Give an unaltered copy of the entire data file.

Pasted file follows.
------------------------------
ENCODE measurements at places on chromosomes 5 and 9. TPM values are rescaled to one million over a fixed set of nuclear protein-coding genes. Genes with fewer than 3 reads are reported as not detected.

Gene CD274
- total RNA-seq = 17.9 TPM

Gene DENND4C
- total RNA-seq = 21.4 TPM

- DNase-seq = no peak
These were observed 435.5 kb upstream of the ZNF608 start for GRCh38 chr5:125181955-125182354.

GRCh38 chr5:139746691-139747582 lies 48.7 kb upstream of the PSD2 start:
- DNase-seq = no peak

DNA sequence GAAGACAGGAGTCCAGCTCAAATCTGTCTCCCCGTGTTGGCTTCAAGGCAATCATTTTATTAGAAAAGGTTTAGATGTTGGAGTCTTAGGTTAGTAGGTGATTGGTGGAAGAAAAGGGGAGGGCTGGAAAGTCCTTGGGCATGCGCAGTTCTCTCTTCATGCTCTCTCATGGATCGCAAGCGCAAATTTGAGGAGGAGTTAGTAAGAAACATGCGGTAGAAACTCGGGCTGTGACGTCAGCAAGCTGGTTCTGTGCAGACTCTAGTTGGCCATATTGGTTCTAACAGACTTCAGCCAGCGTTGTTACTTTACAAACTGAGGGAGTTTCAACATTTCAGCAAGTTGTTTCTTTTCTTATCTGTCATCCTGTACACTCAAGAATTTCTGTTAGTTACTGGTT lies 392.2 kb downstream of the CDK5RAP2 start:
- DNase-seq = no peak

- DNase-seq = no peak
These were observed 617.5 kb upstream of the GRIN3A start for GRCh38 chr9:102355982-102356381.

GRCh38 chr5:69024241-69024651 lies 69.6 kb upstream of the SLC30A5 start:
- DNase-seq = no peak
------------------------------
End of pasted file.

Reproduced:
ENCODE measurements at places on chromosomes 5 and 9. TPM values are rescaled to one million over a fixed set of nuclear protein-coding genes. Genes with fewer than 3 reads are reported as not detected.

Gene CD274
- total RNA-seq = 17.9 TPM

Gene DENND4C
- total RNA-seq = 21.4 TPM

- DNase-seq = no peak
These were observed 435.5 kb upstream of the ZNF608 start for GRCh38 chr5:125181955-125182354.

GRCh38 chr5:139746691-139747582 lies 48.7 kb upstream of the PSD2 start:
- DNase-seq = no peak

DNA sequence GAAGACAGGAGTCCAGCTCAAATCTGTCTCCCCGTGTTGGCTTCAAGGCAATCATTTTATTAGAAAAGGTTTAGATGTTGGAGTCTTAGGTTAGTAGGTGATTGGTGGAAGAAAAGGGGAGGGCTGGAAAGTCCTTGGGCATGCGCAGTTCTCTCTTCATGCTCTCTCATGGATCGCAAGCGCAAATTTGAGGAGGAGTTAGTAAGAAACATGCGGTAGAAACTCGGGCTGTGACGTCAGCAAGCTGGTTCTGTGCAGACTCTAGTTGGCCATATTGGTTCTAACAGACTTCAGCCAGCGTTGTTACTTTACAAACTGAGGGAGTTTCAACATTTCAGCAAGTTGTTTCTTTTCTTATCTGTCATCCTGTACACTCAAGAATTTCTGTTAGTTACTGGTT lies 392.2 kb downstream of the CDK5RAP2 start:
- DNase-seq = no peak

- DNase-seq = no peak
These were observed 617.5 kb upstream of the GRIN3A start for GRCh38 chr9:102355982-102356381.

GRCh38 chr5:69024241-69024651 lies 69.6 kb upstream of the SLC30A5 start:
- DNase-seq = no peak